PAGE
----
I’ll be honest, most times I like to study on my bed. I plug in my laptop, gather the supplies I will need (notebook, pens, textbook, etc.), climb up with my back to the wall, and settle in for a (usually long) night of working. If I know there is a lot I have to get done, I prefer to get it done in comfort. This method is not for everyone, believe me. I didn’t start out this way, but I found that it was something that worked for me.

I’ll admit that it took me a little while before I found the few places that I could really get some good work done. How I found my most tried and true study spots was by trial and error. I picked somewhere, or tried someone’s suggestion, or stumbled upon a space, and as long as I continued to get good study time in, I continued to use the space. When I felt like I wasn’t getting my best work done, or I needed a change, I tried somewhere new.

My bed is not the only place I study, but I will say it’s one of my favorites. Sometimes I like to study on the third floor of Norris Student Center in the SOURCE room. It’s spacious and well-lit, the tables are big enough for me to spread out my things, and it’s relatively quiet most of the time.

While I could study with friends, I had to learn (the hard way, unfortunately) that unless we were studying for the same thing or had plenty of discipline, I was better off just studying alone. How you study and what works best for you is not something you should feel like you have to compromise about. It was sometimes difficult to learn that I had to cut certain things (or people) out when it came to study time, but I also learned I didn’t have to apologize for it. What worked for others didn’t always work for me, and I reminded myself that I needed to do what was most conducive to my learning.

Where you study is important. It can really impact the quality of the work that you do. Finding places to study that work well is like going shopping: you may have to go through a few items before finding the ones that are the right fit. And sometimes, even though something has been working for a while, it might be time to change it up. Lastly, while studying and finding where and what works is very important, don’t forget that balance is key. As Nicole graciously reminded us in a previous blog, self-care is equally as important, so keep it as a priority!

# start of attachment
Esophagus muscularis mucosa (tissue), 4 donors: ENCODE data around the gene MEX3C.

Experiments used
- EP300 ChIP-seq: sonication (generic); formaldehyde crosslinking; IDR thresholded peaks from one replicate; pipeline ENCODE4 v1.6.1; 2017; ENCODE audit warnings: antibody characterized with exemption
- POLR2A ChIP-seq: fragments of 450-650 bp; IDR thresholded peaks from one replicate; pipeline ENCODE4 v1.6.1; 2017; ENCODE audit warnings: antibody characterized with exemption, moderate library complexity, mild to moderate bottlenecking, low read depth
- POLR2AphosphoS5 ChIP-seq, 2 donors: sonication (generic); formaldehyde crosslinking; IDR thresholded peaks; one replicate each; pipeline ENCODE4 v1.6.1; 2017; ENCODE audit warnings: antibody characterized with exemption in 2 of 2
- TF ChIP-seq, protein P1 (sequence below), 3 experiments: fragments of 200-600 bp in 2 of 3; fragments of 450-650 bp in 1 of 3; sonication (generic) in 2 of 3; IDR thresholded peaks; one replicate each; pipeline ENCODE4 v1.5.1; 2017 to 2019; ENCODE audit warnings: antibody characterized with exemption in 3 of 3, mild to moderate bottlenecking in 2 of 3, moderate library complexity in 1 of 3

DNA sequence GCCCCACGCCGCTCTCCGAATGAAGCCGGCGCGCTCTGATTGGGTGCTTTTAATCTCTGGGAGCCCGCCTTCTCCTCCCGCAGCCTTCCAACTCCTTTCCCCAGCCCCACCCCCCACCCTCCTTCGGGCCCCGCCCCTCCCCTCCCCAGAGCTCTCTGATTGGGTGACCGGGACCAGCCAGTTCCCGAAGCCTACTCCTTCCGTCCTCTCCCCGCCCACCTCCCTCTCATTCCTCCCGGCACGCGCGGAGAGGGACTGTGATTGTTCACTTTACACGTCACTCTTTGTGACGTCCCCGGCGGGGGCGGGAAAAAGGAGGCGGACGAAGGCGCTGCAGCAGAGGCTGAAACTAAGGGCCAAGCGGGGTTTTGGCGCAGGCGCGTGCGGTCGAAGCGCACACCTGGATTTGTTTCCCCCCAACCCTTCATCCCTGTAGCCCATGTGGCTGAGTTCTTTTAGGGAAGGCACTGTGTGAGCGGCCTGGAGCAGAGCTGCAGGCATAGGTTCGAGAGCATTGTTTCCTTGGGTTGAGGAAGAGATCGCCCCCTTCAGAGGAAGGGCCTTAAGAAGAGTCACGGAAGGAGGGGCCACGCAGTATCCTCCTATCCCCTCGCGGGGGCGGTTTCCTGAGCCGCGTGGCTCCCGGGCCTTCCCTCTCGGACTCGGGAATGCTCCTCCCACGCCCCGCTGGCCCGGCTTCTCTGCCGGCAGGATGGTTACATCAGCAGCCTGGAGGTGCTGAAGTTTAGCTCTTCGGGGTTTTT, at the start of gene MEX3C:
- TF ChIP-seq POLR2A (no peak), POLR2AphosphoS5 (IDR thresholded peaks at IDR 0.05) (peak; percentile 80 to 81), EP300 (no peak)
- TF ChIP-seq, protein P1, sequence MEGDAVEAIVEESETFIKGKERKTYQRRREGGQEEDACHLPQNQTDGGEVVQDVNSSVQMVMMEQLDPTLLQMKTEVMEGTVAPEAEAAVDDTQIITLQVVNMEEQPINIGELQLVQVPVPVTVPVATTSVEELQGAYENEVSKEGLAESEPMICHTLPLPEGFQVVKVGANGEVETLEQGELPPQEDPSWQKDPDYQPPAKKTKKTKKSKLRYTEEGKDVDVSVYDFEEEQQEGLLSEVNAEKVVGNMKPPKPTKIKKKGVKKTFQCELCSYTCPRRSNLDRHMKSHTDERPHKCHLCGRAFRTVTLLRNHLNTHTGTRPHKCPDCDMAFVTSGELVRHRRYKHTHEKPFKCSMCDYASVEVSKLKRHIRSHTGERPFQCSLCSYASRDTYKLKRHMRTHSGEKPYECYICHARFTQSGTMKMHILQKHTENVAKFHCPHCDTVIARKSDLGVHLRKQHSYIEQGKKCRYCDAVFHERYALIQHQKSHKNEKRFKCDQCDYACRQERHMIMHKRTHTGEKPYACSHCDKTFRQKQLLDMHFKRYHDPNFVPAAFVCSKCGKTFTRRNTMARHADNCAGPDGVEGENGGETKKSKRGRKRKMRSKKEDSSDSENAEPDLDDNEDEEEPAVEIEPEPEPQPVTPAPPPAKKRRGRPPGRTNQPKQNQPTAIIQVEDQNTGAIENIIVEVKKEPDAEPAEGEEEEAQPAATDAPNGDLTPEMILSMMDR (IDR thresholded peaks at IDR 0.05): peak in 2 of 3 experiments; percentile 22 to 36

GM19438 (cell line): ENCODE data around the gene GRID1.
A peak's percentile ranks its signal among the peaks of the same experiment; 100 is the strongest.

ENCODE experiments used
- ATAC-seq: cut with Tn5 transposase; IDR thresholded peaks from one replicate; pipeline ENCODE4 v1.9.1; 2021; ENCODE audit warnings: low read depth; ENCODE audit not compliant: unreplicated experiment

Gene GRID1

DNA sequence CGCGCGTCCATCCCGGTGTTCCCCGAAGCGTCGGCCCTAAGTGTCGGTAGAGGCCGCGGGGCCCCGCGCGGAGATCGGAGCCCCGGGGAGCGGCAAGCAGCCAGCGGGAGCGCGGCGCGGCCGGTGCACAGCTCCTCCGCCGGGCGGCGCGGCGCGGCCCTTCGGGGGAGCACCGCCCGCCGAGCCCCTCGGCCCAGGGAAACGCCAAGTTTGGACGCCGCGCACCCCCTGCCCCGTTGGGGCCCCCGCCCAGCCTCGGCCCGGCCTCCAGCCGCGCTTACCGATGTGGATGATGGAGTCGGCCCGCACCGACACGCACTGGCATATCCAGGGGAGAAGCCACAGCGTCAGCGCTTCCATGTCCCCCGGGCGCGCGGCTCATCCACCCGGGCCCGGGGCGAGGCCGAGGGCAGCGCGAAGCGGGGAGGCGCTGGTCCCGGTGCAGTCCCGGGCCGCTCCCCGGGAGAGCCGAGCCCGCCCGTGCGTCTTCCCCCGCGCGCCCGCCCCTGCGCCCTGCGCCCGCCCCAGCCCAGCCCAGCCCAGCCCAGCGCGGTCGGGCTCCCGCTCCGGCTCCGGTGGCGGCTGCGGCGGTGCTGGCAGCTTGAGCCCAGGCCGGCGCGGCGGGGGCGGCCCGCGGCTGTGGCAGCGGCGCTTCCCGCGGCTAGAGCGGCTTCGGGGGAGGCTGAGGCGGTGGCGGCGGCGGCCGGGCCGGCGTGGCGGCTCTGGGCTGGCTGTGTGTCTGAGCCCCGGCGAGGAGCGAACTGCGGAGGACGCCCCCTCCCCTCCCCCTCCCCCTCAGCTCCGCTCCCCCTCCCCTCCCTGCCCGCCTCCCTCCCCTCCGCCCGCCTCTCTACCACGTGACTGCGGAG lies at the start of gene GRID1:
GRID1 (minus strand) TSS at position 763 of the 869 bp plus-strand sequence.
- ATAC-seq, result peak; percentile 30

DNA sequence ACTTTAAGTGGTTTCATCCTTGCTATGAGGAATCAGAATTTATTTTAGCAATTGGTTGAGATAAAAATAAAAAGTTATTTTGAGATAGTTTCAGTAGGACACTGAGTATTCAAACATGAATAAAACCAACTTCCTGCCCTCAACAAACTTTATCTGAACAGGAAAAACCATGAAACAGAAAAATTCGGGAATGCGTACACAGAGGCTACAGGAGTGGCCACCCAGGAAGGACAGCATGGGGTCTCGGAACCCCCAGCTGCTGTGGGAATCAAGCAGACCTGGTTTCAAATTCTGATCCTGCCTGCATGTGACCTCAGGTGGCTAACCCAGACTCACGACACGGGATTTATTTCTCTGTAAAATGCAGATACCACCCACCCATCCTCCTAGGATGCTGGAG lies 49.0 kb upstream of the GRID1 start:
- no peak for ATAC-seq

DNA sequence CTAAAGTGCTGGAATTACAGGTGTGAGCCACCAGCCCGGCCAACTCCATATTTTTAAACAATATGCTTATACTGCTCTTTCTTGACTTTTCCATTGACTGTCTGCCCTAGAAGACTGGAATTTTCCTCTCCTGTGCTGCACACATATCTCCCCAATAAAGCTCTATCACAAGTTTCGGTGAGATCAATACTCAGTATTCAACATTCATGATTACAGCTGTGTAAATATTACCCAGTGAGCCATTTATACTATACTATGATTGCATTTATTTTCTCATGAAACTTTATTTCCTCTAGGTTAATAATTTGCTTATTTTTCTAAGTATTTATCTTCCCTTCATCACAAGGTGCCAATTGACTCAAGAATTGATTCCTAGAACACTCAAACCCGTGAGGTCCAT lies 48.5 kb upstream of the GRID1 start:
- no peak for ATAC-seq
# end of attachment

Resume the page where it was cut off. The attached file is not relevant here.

Here are some of my tips for studying success:

1. Take time to rest and have fun. These are two very different things, but they are both necessary to keep you at your best.

2. Make a schedule for yourself. This doesn’t work for everyone, and may even stress some people out, but I find it helps me stay on track and frees me to focus my mental energy on more important things. Technology can be your friend here.

3. Take detailed notes and study them early and often. The more times you can look at it, the better it will stick with you. If you can explain and teach it to someone else, it is even better.)

4. Practice, practice, practice! Especially for STEM courses. The more practice problems you can do, the better you’ll be able to perform when it really counts, and the more solidified your grasp on the material will be. If you’re writing a paper, making outlines and doing multiple drafts may help you stay organized and keep your ideas in order.

5. Ask tons of questions! This is the best way to get the help you need if you don’t know something! Go to office hours with professors and ask questions about the material. Discover what resources are available to you around campus. Asking questions makes studying more effective!

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